Another turnaround came decades later. In 1985, Disney released The Black Cauldron, which was then the most expensive animated movie ever made. The dark fantasy pic was a financial disaster, and the film—you guessed it—almost ruined the company again. But then came the Disney Renaissance, which was ushered in the following year by The Great Mouse Detective. By 1989, Disney’s top-dog status was cemented by the blockbuster The Little Mermaid, which brought prosperity back.
It’s the studio’s 1990s animated output that shaped our modern, rosy impression of Disney. This Renaissance was a period of unfettered creativity, defined by exhilarating hand-drawn animation, kaleidoscopic explosions of color, Broadway-style musical numbers, legendary villains, and unforgettable sidekicks. Who wasn’t moved by Beauty and the Beast, the first animated feature nominated for Best Picture; Aladdin and its legendary Robin Williams performance as the Genie; or The Lion King, a twist on Hamlet that shattered box office records, while delivering a powerhouse emotional story?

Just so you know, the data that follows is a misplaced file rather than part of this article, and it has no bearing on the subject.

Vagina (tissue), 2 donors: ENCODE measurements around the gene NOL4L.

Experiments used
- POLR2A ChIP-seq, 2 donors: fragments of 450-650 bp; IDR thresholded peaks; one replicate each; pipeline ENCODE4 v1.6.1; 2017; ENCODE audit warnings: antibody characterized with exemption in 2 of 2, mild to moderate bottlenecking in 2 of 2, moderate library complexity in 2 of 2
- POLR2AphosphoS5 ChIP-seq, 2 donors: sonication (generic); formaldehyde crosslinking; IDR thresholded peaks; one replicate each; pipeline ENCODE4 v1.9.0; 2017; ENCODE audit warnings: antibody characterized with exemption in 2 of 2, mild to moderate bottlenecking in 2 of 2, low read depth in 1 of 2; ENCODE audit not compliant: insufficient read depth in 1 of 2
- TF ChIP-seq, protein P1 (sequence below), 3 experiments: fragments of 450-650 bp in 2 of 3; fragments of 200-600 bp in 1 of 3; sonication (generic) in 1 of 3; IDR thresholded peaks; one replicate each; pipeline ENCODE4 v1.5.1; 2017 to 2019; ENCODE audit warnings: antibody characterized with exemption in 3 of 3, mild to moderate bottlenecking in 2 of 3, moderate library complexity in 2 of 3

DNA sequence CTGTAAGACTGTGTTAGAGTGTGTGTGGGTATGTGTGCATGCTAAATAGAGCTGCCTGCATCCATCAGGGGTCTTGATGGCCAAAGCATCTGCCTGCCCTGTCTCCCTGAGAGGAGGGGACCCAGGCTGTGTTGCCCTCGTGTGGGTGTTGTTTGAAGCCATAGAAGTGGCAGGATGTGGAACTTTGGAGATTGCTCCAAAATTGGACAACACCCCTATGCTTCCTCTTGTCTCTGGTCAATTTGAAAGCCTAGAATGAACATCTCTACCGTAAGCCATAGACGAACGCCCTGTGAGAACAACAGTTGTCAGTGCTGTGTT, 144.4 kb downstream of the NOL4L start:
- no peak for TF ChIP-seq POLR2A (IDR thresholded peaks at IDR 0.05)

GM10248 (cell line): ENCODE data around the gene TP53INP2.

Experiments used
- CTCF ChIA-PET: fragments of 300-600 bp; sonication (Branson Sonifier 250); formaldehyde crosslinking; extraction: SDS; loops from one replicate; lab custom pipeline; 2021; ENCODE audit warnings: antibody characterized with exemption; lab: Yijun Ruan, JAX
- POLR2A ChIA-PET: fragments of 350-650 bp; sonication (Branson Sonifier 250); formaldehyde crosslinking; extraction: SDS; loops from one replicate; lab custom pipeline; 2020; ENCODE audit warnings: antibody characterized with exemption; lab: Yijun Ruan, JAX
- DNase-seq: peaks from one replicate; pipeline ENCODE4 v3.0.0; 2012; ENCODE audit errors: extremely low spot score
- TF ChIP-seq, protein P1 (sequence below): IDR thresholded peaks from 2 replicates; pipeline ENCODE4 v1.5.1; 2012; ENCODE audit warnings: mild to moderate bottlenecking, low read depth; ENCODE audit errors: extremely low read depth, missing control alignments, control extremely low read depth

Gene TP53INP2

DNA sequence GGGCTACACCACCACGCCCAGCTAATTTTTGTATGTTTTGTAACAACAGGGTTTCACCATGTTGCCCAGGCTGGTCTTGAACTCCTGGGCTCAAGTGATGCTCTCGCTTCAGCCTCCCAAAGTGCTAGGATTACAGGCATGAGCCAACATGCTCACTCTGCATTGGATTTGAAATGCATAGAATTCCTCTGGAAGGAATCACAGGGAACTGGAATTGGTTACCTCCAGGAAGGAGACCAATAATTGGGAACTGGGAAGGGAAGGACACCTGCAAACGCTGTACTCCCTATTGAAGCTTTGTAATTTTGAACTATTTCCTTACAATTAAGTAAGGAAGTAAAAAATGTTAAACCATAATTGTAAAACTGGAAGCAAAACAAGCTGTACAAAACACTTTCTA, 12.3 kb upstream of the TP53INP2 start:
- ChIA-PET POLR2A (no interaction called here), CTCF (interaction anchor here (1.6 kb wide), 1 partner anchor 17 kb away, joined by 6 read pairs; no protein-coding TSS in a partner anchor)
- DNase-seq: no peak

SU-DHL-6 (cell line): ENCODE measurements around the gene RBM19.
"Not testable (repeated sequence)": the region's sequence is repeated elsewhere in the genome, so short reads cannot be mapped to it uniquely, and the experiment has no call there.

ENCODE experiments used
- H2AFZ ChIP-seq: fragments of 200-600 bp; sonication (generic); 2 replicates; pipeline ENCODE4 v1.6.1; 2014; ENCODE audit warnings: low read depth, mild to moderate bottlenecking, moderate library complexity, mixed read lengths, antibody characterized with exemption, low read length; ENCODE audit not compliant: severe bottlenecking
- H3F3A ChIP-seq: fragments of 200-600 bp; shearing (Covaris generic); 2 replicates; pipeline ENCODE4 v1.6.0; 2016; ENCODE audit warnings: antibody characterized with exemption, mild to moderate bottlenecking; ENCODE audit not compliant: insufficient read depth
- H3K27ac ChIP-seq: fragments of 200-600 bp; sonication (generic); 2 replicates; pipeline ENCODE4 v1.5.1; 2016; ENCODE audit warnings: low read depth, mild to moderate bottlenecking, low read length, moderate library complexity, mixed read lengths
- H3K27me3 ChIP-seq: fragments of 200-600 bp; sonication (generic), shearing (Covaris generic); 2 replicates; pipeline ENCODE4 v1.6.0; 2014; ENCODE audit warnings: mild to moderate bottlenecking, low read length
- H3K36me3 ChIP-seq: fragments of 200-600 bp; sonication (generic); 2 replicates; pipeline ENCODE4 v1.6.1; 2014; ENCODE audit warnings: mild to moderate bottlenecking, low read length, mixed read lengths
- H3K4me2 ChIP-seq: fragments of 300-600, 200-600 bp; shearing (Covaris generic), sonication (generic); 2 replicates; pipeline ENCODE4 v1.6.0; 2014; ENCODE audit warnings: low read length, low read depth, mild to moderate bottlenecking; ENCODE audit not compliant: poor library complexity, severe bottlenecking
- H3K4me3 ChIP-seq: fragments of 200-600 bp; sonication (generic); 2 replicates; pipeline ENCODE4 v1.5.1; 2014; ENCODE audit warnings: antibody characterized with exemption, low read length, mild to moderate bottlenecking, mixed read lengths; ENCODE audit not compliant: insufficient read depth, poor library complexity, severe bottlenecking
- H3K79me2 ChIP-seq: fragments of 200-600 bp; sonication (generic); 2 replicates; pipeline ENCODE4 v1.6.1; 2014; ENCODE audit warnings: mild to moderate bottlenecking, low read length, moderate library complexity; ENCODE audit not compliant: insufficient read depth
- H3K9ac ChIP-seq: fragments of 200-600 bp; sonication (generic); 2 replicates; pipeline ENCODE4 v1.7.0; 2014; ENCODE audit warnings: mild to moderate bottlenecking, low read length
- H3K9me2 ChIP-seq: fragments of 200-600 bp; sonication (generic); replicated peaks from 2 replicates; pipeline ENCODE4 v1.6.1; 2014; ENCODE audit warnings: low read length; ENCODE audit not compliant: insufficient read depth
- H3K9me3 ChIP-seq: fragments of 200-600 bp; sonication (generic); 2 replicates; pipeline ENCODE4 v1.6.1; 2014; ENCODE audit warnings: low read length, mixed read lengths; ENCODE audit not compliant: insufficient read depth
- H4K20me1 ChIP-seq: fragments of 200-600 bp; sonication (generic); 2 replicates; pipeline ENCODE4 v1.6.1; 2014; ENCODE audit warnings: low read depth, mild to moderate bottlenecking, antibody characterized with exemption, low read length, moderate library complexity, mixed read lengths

Even the more minor films of the period, like Pocahontas, gave us a sumptuous, vivid color palette. It went darker than ever in its adaptation of The Hunchback of Notre Dame, story-wise and cinematically. For Tarzan, Disney implemented its unique deep-canvas technology to create incredibly immersive vine-swinging sequences, paired with a Phil Collins soundtrack that could turn the most stoic person to mush.
But then came the doldrums of the early 2000s. Atlantis: The Lost Empire and Treasure Planet were notable failures, deviating from the musical formula for less brightly colored stories. But Disney reached its undeniable nadir with its worst-ever film, 2004’s Home on the Range. From its pathetic villain, over-reliance on toilet humor, and sexual politics that felt gross even 20 years ago, Home on the Range felt emblematic of a studio running on empty.